Welcome to Optical Lattices

Press coverage: Anyons in 1D Optical Lattices

Introduction

An optical lattice is simply a set of standing wave lasers. The electric field of these lasers can interact with atoms - the atoms see a potential and therefore congregate in the potential minima. In the case of a typical one-dimensional setup, the wavelength of the opposing lasers is chosen so that the light shift is negative. This means that the potential minima occur at the intensity maxima of the standing wave. Furthermore, the natural beam width can constrain the system to being one-dimensional.

To keep the atoms from distributing over too large a distance, the lattice is superimposed with an additional trap. This trap is generated by a dipole laser beam focused at the position of the atom cloud. Perpendicular to the beam axis, this creates a Gaussian intensity profile. For small excursions from the trap centre this is a near harmonic trap. Along the beam axis, the trapping frequency is too low, though: atoms could spread out many 100 Ám. To close the trap in this direction, a second (and later a third) perpendicular laser beam is focussed onto the atom cloud.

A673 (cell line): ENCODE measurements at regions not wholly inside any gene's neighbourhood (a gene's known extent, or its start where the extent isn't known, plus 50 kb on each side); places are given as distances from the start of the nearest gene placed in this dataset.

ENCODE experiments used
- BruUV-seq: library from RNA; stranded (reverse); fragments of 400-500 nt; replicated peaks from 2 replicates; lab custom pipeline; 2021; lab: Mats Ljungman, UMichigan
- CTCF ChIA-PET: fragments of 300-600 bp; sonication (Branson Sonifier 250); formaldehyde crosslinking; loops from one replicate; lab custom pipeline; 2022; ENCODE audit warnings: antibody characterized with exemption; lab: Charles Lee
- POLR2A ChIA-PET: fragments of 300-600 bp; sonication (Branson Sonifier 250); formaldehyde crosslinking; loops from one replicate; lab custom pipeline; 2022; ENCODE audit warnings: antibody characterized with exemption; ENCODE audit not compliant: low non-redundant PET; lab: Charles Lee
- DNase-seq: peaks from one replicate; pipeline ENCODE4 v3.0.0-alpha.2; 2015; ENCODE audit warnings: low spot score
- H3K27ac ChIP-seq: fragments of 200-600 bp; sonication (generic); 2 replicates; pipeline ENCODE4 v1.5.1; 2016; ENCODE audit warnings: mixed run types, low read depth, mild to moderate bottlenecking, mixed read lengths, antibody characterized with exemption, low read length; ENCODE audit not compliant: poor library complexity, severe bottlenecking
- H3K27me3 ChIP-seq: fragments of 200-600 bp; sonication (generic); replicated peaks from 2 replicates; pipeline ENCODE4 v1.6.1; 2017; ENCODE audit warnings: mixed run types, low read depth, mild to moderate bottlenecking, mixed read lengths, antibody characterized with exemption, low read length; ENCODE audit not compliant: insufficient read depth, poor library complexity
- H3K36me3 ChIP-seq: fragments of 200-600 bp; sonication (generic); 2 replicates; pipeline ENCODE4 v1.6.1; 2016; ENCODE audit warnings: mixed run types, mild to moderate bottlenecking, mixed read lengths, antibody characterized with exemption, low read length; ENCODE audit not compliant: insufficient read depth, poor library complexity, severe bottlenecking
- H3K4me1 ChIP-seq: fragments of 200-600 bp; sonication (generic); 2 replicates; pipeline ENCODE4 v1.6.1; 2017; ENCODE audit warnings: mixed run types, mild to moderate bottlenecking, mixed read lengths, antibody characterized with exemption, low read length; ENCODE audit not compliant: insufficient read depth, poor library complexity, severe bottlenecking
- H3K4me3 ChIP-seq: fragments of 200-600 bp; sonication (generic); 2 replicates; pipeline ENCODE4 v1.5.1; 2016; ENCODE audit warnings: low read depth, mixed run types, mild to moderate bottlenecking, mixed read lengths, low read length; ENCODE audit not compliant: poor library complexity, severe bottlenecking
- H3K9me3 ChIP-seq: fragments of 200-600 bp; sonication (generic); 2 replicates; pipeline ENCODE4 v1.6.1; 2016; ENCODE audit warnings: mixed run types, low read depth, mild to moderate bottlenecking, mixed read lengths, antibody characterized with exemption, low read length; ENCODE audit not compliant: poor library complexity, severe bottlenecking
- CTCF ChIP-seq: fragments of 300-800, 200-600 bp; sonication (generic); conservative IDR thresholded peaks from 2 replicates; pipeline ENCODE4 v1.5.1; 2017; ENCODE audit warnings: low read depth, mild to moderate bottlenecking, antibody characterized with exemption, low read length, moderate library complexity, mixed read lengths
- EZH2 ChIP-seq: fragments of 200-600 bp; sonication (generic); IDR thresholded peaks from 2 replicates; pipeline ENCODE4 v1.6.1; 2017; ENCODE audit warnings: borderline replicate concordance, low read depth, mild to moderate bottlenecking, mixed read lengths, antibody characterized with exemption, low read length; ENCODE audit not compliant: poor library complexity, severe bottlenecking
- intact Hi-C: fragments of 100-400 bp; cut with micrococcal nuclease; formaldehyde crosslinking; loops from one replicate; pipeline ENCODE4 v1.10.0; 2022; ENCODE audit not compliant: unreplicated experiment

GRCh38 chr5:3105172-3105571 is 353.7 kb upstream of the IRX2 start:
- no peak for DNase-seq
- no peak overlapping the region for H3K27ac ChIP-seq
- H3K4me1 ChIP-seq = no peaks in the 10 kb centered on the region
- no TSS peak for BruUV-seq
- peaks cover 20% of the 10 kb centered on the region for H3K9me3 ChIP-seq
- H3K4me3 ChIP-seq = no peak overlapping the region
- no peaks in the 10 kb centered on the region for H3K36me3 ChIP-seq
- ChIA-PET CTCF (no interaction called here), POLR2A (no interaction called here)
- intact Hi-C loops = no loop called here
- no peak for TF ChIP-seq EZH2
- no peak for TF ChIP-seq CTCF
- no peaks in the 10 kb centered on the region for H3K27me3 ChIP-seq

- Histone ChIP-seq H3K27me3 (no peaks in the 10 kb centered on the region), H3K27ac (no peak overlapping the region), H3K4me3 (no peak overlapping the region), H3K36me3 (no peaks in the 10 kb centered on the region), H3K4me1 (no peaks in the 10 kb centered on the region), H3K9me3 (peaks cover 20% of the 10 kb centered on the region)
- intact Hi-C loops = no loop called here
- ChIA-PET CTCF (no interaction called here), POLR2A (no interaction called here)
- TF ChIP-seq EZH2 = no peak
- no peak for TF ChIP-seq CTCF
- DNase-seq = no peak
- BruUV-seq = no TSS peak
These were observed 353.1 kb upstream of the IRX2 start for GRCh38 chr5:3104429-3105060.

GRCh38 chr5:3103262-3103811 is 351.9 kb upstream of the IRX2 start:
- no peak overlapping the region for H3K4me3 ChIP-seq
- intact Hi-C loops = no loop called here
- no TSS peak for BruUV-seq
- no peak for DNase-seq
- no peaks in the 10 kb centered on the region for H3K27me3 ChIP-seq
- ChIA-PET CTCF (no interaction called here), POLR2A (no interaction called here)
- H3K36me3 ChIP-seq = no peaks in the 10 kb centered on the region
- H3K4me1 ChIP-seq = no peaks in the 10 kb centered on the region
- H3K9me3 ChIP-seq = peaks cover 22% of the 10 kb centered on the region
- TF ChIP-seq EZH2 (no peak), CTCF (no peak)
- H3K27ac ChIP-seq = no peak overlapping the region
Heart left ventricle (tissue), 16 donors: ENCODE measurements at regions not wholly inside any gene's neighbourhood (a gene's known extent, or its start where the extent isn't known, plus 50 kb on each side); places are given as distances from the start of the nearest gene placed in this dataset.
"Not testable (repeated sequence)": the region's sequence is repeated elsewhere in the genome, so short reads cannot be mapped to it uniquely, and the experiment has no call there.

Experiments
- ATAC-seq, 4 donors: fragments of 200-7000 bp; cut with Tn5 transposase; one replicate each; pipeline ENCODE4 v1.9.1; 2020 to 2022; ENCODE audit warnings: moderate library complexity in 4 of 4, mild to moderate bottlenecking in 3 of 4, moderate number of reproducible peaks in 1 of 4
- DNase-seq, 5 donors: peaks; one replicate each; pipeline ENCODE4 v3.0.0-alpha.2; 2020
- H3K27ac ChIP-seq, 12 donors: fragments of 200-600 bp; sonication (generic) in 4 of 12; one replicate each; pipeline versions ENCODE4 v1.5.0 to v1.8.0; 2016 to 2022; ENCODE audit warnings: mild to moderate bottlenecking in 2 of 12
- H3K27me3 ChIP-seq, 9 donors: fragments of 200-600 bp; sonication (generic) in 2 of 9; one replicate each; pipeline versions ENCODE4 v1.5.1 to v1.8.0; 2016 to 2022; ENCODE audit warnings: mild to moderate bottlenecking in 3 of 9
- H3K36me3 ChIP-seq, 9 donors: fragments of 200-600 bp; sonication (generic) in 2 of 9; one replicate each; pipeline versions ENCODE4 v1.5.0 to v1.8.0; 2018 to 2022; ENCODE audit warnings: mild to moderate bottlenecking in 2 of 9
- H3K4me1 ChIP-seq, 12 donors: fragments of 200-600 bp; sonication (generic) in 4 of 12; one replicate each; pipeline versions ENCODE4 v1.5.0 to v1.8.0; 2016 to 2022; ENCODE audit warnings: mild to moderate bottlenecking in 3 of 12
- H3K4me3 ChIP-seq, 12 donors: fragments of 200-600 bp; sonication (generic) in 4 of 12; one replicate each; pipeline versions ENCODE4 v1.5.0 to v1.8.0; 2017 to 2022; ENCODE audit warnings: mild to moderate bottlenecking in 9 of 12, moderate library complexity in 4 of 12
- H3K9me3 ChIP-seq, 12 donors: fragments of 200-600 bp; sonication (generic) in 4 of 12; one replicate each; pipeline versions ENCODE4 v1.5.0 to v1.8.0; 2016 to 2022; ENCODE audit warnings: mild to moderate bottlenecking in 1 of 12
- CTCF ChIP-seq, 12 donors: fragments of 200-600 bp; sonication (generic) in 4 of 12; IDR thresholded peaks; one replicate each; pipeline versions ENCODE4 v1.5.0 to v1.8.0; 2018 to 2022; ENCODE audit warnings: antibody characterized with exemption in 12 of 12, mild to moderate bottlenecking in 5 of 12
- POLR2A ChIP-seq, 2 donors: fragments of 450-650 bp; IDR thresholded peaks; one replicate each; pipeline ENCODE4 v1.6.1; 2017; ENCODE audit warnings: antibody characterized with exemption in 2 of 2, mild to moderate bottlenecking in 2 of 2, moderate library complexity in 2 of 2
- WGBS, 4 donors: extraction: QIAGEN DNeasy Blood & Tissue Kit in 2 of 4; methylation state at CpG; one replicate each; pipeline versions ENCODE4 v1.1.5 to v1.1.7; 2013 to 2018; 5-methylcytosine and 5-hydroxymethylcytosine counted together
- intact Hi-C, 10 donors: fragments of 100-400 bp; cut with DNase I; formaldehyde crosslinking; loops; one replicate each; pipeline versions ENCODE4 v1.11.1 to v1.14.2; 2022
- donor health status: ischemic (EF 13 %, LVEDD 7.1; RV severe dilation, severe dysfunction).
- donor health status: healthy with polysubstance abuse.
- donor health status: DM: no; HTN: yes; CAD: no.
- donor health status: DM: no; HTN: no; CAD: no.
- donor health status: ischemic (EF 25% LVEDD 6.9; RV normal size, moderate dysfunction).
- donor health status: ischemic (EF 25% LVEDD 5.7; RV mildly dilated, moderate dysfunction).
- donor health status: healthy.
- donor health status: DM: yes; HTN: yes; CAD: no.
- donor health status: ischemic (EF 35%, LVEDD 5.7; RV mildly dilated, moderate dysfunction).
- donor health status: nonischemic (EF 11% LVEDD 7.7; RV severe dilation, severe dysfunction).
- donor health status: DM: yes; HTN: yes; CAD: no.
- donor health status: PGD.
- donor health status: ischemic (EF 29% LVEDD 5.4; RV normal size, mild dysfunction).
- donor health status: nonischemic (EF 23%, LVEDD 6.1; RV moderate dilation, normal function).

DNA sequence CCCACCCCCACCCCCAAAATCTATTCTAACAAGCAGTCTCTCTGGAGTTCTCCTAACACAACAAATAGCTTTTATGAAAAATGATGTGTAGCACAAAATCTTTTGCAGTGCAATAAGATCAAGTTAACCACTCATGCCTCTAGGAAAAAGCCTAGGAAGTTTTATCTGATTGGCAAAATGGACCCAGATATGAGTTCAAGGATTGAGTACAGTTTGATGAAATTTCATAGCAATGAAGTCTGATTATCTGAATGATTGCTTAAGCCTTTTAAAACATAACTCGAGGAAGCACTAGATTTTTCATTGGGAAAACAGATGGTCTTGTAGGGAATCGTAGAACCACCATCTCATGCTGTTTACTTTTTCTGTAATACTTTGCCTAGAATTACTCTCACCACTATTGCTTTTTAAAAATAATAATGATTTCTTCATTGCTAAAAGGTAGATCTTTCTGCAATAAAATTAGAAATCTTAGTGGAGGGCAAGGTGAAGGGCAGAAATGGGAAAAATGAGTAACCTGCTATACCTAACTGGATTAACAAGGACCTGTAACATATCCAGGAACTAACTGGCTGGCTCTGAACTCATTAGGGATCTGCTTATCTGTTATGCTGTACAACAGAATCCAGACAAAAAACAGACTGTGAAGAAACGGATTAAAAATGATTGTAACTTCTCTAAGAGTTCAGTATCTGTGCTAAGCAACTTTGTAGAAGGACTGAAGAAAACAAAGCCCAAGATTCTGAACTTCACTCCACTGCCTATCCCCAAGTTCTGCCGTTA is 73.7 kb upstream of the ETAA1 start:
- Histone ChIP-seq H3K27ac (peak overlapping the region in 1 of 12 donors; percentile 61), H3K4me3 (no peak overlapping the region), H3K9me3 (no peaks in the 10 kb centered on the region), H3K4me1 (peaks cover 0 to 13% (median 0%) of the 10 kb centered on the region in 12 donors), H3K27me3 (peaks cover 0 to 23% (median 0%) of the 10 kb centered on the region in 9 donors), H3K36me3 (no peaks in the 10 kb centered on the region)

If one of these laser beams is now collimated after passing through the atom cloud and retro-reflected on a mirror, the intensity and thus the trap-depth at the trap centre is doubled. But now a standing wave forms, with its first node at the surface of the retro-reflecting mirror. The interference pattern extends back to the atom cloud, producing an intensity modulation with a distance of half the laser wavelength between intensity maxima. A 2D or 3D lattice is formed by also retro-reflecting the other laser beams. The standing waves intersect and lattice sites are where all standing waves have an intensity maximum. Consider the oblate traps of one standing wave as parallel planes. Then two perpendicular groups of planes intersecting with each other form an array of cigar-shaped traps in a regular 2D lattice. A third group of parallel planes divide sthese 2D lattice sites into spherically symmetric traps arranged in a 3D optical lattice.

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